Album Review: Nicki Minaj’s ‘Queen’
What delays? Despite rumors that Nicki Minaj’s Queen had been pushed back one week, the rap legend’s fourth LP arrived on schedule today (August 10). It may have been a race to the finish line – the “Anaconda” rapper said she finished the project last night and was still arranging the final tracklist this morning – but it was mostly worth the effort. On it, she reasserts her dominance and repeatedly, sometimes incessantly, reminds the public of her status.
A lot has changed since the 35-year-old dropped her critically acclaimed The Pinkprint in 2014. Over the last four years, the market has undergone multiple shifts as a new class of hitmakers flexed their creative wings. Cardi B, in particular, made history as she climbed to the top spot on the Billboard Hot 100 twice, sparking countless comparisons. The stakes were high, but her latest is undeniably ambitious if sometimes problematic.
“It is the best album that I’ve ever done,” she boasted on Queen Radio, her Apple Music radio station, less than an hour before the project was slated to arrive. Considering her impressive track record, this was a lofty promise. But she somewhat stays true to her word. Comprised of a lengthy 19 tracks, the standard edition clocks in with just over an hour of content. Buoyed by Nicki’s clever lyrics, enviable flow and undeniable charisma, most of it is particularly strong. However, there are several glaring missteps that almost bring the whole project shattering down.
The “Monster” icon kicked off the new era with “Chun-Li” and “Barbie Tingz” back in April. After the former soared into the Top 10 on the Hot 100, she gradually shifted her attention to the banger while the latter disappeared from the tracklist. The winning streak continued as she reclaimed the top spot on US iTunes alongside Young Money collaborator, Lil Wayne, on the hard but forgettable “Rich Sex.” She switched things up by reuniting with Ariana Grande on the trop-bop “Bed.” Although it isn’t their strongest collaboration (that honor likely belongs to “Side To Side” or “Get On Your Knees”), the pair still enjoyed another run on the charts.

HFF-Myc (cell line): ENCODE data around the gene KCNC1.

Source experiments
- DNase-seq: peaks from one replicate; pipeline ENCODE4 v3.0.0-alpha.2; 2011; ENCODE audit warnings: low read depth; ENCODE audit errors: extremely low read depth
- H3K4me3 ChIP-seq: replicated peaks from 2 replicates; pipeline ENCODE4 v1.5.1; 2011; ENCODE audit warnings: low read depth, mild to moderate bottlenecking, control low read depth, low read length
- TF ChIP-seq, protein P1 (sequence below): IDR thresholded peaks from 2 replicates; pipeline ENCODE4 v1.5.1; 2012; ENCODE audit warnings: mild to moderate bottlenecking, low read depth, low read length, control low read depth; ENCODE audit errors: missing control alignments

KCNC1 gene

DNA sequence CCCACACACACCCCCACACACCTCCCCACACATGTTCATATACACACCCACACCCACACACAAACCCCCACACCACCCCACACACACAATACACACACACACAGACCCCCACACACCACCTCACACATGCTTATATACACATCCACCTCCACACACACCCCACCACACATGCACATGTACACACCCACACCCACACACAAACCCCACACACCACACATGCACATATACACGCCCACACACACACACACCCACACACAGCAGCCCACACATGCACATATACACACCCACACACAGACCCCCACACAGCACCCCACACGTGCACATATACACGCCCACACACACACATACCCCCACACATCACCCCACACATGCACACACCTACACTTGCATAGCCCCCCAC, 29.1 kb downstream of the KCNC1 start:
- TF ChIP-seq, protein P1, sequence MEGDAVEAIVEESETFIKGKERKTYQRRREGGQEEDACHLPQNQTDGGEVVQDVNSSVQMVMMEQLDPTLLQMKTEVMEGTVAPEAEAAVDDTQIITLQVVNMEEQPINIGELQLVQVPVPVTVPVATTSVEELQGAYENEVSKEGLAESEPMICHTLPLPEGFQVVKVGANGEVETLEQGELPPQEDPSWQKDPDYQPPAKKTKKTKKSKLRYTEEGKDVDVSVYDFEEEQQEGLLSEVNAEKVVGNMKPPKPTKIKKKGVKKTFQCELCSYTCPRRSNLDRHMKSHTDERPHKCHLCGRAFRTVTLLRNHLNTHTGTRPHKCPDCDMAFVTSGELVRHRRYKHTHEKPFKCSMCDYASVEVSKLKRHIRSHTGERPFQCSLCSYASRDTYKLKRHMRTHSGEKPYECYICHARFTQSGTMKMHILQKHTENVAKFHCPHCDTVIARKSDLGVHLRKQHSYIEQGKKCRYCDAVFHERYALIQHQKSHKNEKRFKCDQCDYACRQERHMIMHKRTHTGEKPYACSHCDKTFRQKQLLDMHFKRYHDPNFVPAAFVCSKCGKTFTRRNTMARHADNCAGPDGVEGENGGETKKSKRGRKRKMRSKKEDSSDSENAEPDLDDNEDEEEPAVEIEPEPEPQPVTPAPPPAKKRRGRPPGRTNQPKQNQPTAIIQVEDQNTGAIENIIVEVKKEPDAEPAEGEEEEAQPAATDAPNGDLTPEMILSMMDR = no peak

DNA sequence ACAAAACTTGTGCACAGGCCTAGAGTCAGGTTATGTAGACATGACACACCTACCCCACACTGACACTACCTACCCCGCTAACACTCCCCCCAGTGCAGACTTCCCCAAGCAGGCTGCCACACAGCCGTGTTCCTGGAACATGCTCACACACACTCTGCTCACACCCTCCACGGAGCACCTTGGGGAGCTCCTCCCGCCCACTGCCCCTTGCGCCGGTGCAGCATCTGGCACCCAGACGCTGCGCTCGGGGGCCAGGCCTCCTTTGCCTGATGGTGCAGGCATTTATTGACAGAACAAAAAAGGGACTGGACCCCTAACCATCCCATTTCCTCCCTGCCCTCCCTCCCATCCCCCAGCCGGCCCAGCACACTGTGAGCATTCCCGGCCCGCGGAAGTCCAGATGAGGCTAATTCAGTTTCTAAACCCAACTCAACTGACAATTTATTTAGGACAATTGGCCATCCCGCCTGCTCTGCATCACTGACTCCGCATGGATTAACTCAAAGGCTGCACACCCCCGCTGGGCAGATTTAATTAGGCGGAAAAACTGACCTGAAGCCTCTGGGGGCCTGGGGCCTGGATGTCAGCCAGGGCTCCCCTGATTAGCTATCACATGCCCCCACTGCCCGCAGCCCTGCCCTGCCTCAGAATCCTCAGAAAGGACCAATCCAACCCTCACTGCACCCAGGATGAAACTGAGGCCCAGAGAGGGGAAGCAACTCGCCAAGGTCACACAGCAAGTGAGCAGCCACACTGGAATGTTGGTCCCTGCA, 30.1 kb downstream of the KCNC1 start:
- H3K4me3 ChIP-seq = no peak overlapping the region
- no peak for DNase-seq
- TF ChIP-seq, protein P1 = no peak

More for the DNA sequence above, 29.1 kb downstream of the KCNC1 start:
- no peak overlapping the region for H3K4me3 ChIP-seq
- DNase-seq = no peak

The trio of official buzz tracks have performed respectably, but they pale in comparison to some of the album’s true highlights. This is evident from the very get-go. Queen’s opener, “Ganga Burns” is a more reflective moment that examines the hitmaker’s frame of mind and the state of music. “As the world turns, the blunt burns,” she claims on the opening lines.
Addressing the work that has gone into the project, she makes it clear she will not be coasting on her name. “At least I can say I wrote every rap I spit. Put my blood, sweat and tears in perfecting my craft. Still every team’s number one pick in the draft.” Built around a melancholic chorus, the track is an immediate favorite.
The same could be said for the follow-up, “Majesty.” Here, featured voices Eminem and Labrinth pay tribute to Nicki’s status. “Whatever you say, Mrs. Majesty. Whatever you want, you can have from me,” the crooner sings on the chorus. Meanwhile, the Recovery rapper speeds through his rapid-fire verse. “The queen and her husband, last thing you’re gonna wanna be is our subjects,” he states. The rap powerhouses established their chemistry on “Roman’s Revenge,” but this is another strong offering (barring some questionable lines).
As is “Hard White,” which sees her contemplate the difficulties of making it as a female rapper. “Work hard, just to get half back. Used to work hard, just to get half back,” she growls over a trap beat. Despite the setbacks she faced, “LLC” makes it very clear that nothing will get in Nicki’s way. “It’s two girls gettin’ more money, and they don’t rap, they sing songs,” she brags about being a top earner. “I just took her name and made that bitch a LLC,” she adds on the chorus.